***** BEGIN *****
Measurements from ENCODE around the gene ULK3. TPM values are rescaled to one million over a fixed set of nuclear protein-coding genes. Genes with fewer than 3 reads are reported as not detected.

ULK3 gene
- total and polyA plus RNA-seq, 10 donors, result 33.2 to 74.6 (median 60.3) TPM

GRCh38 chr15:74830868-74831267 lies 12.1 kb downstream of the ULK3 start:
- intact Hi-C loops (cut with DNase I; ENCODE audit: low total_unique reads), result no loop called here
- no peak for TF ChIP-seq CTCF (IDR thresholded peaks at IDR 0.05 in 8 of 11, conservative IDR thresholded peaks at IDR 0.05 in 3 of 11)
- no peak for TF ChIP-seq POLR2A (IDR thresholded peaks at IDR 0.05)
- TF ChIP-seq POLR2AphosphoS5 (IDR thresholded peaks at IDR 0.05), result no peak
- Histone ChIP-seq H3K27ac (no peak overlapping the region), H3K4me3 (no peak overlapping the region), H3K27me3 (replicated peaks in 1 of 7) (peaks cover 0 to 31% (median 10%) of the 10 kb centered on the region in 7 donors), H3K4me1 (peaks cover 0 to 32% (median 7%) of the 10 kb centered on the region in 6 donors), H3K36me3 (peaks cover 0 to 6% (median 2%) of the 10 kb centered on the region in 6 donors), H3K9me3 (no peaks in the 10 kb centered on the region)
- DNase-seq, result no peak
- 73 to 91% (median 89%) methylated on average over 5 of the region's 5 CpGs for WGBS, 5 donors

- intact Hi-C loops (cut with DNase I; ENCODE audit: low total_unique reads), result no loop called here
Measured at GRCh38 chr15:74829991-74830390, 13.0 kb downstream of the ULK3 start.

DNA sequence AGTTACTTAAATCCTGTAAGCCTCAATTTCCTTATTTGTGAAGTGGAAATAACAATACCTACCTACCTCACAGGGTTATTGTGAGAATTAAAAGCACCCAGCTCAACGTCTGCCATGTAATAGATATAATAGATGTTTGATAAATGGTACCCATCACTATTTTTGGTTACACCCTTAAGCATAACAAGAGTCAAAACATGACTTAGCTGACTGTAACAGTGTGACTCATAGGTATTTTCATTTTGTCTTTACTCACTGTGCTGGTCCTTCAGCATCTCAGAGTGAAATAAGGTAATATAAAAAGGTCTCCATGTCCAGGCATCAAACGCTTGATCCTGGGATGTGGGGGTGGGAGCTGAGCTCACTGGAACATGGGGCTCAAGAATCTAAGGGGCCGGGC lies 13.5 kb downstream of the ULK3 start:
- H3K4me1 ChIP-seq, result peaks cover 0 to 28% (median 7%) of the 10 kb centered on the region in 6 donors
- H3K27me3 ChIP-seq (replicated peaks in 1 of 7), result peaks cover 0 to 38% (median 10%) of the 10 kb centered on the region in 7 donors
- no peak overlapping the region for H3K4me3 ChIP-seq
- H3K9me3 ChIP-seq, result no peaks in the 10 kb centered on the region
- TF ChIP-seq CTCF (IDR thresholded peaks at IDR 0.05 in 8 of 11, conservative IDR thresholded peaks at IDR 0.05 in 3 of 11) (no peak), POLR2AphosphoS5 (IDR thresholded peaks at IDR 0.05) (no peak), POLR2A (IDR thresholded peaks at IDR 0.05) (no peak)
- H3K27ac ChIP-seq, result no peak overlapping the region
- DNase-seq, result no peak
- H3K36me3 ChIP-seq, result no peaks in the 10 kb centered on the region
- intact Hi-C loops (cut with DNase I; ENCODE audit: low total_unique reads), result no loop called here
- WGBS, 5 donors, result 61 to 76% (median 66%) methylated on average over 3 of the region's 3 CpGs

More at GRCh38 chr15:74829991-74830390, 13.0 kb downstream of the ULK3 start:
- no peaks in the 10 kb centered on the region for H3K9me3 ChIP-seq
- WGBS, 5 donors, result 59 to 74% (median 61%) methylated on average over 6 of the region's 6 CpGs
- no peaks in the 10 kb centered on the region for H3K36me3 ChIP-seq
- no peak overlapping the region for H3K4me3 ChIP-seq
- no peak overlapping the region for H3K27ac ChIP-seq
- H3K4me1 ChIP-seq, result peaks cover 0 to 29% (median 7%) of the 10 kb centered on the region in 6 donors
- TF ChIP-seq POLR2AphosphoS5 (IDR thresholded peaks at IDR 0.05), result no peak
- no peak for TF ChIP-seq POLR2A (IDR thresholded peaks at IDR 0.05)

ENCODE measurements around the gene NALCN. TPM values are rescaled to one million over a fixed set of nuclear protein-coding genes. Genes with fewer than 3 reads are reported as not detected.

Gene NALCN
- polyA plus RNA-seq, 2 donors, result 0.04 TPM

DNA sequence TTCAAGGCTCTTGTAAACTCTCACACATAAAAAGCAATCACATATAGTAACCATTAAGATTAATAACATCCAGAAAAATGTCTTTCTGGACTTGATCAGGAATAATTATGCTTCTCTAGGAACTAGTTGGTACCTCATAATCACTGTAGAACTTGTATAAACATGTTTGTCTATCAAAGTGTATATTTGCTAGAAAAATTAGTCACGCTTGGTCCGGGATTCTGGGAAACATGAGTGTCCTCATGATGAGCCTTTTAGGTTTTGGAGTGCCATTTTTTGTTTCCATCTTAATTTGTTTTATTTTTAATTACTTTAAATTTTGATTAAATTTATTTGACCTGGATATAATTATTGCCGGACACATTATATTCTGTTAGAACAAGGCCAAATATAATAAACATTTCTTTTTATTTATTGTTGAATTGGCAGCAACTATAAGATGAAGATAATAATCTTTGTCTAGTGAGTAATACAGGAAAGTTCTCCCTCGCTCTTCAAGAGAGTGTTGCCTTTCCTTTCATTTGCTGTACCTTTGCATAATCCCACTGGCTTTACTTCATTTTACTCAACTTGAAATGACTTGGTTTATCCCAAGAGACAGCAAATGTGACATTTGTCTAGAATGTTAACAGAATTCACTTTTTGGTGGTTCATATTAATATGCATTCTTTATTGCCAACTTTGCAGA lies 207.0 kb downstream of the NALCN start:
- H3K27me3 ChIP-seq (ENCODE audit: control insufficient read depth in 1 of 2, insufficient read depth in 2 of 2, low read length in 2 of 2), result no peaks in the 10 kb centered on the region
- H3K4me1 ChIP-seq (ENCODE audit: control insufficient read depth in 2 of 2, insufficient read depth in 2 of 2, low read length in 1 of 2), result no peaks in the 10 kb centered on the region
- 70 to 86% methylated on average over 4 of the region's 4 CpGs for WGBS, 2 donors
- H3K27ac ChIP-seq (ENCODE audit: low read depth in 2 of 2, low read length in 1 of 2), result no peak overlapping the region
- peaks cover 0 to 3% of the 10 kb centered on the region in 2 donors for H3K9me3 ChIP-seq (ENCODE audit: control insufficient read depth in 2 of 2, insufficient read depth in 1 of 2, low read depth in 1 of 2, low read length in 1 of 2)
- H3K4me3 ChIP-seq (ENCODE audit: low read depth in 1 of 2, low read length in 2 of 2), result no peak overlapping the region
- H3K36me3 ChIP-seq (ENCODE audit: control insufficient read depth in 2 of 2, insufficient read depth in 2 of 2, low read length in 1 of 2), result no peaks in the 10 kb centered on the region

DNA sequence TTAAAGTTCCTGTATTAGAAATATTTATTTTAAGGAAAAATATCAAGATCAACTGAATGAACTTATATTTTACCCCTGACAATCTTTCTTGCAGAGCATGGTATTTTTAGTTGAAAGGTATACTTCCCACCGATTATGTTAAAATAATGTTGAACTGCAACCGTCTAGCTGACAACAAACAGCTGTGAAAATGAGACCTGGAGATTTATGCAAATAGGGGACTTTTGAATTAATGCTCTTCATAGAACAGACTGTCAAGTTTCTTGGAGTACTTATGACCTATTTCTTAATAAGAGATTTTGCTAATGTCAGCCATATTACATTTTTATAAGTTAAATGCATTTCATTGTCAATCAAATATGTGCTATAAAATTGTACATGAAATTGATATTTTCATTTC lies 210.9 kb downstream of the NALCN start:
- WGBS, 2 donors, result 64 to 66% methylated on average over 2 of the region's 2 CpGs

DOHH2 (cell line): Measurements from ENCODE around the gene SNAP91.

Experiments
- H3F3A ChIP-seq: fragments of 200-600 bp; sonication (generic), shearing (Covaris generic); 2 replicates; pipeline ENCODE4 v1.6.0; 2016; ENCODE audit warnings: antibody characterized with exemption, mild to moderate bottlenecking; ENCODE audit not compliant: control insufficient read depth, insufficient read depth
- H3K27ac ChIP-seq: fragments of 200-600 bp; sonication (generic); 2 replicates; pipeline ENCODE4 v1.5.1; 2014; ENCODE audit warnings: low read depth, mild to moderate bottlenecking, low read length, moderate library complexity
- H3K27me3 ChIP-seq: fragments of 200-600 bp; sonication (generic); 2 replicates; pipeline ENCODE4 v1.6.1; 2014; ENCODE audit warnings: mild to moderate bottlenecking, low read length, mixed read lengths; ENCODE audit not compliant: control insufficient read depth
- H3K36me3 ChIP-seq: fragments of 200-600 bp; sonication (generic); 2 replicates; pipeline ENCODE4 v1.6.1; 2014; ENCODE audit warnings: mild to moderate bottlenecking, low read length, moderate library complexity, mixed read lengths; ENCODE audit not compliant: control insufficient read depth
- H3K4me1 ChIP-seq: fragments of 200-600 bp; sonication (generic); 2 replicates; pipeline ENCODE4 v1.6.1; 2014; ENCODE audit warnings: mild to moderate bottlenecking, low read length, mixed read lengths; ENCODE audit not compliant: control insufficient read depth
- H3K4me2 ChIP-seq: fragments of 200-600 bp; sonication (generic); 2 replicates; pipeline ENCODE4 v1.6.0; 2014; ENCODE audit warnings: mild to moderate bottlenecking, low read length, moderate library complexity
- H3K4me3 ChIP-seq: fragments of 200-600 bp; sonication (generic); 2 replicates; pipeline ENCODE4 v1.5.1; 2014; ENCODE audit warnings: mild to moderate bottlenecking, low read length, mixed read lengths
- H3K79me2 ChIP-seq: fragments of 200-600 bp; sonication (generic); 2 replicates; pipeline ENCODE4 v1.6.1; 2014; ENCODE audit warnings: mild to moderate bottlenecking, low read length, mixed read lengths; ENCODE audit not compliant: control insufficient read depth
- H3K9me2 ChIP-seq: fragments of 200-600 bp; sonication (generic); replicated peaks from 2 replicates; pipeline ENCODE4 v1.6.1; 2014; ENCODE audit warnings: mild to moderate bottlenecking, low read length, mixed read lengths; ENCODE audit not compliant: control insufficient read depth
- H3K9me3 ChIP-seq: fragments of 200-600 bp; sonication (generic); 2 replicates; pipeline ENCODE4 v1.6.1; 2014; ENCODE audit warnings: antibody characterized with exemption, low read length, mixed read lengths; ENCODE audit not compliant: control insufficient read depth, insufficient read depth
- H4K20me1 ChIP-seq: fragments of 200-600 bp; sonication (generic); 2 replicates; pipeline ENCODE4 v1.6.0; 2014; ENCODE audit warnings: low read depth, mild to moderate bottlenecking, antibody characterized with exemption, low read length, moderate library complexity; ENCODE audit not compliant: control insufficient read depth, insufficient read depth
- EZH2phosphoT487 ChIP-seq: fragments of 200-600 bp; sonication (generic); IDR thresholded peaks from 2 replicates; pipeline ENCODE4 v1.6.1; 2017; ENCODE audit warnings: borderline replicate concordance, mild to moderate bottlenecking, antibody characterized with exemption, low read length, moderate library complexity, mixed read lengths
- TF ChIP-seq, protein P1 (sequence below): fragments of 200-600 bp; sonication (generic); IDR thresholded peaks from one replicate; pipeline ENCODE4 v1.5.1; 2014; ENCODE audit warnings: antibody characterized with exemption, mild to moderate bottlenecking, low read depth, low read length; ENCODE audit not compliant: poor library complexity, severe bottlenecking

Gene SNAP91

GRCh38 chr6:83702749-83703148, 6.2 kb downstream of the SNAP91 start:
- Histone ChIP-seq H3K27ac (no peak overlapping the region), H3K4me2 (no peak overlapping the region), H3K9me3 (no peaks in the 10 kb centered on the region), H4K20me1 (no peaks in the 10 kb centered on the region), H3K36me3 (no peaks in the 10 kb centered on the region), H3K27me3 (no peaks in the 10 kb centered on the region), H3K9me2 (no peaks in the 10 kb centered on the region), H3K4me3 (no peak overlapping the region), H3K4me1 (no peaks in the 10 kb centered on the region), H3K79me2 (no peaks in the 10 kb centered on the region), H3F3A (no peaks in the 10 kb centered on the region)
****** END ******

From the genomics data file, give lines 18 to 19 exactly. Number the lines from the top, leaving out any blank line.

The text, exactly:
- H3K9me3 ChIP-seq, result no peaks in the 10 kb centered on the region
- TF ChIP-seq CTCF (IDR thresholded peaks at IDR 0.05 in 8 of 11, conservative IDR thresholded peaks at IDR 0.05 in 3 of 11) (no peak), POLR2AphosphoS5 (IDR thresholded peaks at IDR 0.05) (no peak), POLR2A (IDR thresholded peaks at IDR 0.05) (no peak)